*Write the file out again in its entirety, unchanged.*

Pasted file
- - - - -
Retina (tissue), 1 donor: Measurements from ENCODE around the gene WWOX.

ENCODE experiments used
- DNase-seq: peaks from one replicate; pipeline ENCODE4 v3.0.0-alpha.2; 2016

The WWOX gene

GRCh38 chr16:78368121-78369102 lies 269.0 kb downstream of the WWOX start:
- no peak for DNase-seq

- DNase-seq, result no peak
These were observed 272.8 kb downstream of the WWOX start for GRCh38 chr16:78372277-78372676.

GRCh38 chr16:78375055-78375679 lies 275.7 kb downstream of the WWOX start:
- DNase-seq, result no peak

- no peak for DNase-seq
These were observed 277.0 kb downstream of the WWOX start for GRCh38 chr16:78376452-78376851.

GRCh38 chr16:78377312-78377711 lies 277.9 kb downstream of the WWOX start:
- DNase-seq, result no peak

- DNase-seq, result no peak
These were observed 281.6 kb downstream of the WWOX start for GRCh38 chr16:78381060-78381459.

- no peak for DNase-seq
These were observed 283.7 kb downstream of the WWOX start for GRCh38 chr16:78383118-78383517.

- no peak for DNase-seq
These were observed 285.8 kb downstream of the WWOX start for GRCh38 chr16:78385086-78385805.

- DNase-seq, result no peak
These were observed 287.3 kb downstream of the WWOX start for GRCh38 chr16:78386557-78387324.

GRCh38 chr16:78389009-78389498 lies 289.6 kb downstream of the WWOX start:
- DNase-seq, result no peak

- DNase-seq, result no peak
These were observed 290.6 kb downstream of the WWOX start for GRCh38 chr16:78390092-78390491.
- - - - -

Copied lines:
Retina (tissue), 1 donor: Measurements from ENCODE around the gene WWOX.

ENCODE experiments used
- DNase-seq: peaks from one replicate; pipeline ENCODE4 v3.0.0-alpha.2; 2016

The WWOX gene

GRCh38 chr16:78368121-78369102 lies 269.0 kb downstream of the WWOX start:
- no peak for DNase-seq

- DNase-seq, result no peak
These were observed 272.8 kb downstream of the WWOX start for GRCh38 chr16:78372277-78372676.

GRCh38 chr16:78375055-78375679 lies 275.7 kb downstream of the WWOX start:
- DNase-seq, result no peak

- no peak for DNase-seq
These were observed 277.0 kb downstream of the WWOX start for GRCh38 chr16:78376452-78376851.

GRCh38 chr16:78377312-78377711 lies 277.9 kb downstream of the WWOX start:
- DNase-seq, result no peak

- DNase-seq, result no peak
These were observed 281.6 kb downstream of the WWOX start for GRCh38 chr16:78381060-78381459.

- no peak for DNase-seq
These were observed 283.7 kb downstream of the WWOX start for GRCh38 chr16:78383118-78383517.

- no peak for DNase-seq
These were observed 285.8 kb downstream of the WWOX start for GRCh38 chr16:78385086-78385805.

- DNase-seq, result no peak
These were observed 287.3 kb downstream of the WWOX start for GRCh38 chr16:78386557-78387324.

GRCh38 chr16:78389009-78389498 lies 289.6 kb downstream of the WWOX start:
- DNase-seq, result no peak

- DNase-seq, result no peak
These were observed 290.6 kb downstream of the WWOX start for GRCh38 chr16:78390092-78390491.